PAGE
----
Read: Luke 22:17-20
As we’ve mentioned, Jesus’ passion and death took place during the Passover week. So, one of the things that Jesus did during this week was eat the Passover meal with his disciples. He did this immediately before his arrest and crucifixion, and the event is commonly known as the Last Supper. During this Last Supper, Jesus did something very special that Christians have been commemorating ever since: he instituted the Lord’s Supper as a Christian sacrament or ordinance.
As we’ve said, the Last Supper was a Passover meal. It commemorated the fact that God had rescued the nation of Israel from slavery in Egypt. But at the end of this meal, Jesus used the symbolism of Passover to draw attention to his own work as the Christ. Specifically, he selected two items from the dinner — the unleavened bread and a cup of wine — and assigned new meaning to them. According to Luke 22:17–20, Jesus associated the bread with his body, which he was about to present to God as an offering for sin. And he associated the cup of wine with his blood, which would also be part of that same offering for sin. Moreover, when we combine his teachings in Matthew 26:29 and Mark 14:25 with his instructions in Luke 22:19, we see that Jesus taught his disciples to use these elements on a perpetual basis as a memorial to him, until he returns and finishes the work he began.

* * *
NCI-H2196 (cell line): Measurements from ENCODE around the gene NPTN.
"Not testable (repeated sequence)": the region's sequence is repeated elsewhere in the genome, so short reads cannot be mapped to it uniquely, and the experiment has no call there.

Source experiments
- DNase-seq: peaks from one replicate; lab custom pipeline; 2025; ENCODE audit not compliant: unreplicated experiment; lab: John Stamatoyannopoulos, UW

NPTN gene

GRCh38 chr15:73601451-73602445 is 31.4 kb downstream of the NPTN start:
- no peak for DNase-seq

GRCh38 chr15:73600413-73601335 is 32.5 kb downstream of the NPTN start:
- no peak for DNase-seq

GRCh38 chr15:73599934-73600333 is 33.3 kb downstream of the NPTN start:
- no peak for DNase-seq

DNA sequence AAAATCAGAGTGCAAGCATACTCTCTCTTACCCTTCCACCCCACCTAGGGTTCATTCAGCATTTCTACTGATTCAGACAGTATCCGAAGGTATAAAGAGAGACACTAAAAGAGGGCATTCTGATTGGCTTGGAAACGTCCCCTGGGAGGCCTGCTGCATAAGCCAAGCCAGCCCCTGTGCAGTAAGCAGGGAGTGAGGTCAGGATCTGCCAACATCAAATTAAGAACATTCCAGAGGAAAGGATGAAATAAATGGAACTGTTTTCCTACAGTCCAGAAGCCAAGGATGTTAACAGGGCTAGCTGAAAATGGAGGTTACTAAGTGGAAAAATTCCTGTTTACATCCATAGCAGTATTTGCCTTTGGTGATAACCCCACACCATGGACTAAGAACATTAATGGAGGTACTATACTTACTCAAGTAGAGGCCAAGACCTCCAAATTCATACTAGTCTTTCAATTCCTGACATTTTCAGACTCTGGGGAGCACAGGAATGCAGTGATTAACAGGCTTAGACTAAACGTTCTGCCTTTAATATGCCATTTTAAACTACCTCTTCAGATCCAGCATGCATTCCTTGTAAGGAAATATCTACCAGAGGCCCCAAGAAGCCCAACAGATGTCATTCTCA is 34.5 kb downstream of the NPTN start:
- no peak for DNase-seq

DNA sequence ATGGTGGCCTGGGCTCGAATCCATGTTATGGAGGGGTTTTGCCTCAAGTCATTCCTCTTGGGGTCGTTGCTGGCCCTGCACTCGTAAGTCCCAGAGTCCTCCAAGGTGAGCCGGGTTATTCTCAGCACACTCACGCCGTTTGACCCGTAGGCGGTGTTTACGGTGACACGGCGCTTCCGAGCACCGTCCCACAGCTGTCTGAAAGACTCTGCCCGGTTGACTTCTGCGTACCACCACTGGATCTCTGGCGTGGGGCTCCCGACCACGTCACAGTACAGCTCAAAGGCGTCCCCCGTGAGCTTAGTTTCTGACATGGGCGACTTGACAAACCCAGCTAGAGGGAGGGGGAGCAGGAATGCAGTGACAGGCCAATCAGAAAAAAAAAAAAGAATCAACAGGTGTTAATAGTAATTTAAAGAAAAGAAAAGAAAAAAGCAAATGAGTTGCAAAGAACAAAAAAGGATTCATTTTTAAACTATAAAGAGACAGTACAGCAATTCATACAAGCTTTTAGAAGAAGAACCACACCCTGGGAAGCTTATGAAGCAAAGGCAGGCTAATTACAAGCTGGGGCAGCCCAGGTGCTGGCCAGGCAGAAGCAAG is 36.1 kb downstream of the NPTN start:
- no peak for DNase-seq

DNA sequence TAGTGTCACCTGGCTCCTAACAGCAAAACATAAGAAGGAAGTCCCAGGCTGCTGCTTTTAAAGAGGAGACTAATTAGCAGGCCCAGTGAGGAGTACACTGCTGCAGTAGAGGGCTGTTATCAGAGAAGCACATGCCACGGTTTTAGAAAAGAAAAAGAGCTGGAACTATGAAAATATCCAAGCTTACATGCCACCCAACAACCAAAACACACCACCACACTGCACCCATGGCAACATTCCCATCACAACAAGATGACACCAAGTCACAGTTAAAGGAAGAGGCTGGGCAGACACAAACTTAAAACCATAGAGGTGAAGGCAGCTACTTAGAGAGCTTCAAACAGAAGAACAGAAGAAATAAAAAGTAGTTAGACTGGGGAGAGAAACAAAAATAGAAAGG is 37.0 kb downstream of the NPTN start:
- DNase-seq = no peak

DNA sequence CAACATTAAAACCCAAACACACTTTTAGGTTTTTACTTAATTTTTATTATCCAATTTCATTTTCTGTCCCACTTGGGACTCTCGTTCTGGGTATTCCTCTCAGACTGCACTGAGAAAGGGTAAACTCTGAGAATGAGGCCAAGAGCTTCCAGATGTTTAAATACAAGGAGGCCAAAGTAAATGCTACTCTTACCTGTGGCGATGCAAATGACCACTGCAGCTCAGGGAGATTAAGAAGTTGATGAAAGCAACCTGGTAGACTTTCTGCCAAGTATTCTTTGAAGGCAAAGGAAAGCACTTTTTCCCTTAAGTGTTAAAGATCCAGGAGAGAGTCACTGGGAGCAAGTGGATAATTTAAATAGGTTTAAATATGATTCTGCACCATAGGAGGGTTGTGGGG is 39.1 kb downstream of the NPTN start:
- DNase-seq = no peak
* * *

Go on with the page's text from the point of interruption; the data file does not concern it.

The Lord’s Supper in Christian tradition has often been described as the visible words of Christ because they give a visual demonstration of what happened on the cross. So broken bread, wine poured out, point us to Christ whose body, nailed to the cross, his blood shed for us, and the way in which the symbolism works, or the sacrament works, is to point us back to Christ, to enable us to partake of the benefits of his death by eating and drinking in memory of all that he did for us. And there is a sense in which believers also feel that there’s a great spiritual strengthening that happens when we eat and drink, we participate in the benefits of all that Christ has done for us at that point.
— Dr. Simon Vibert
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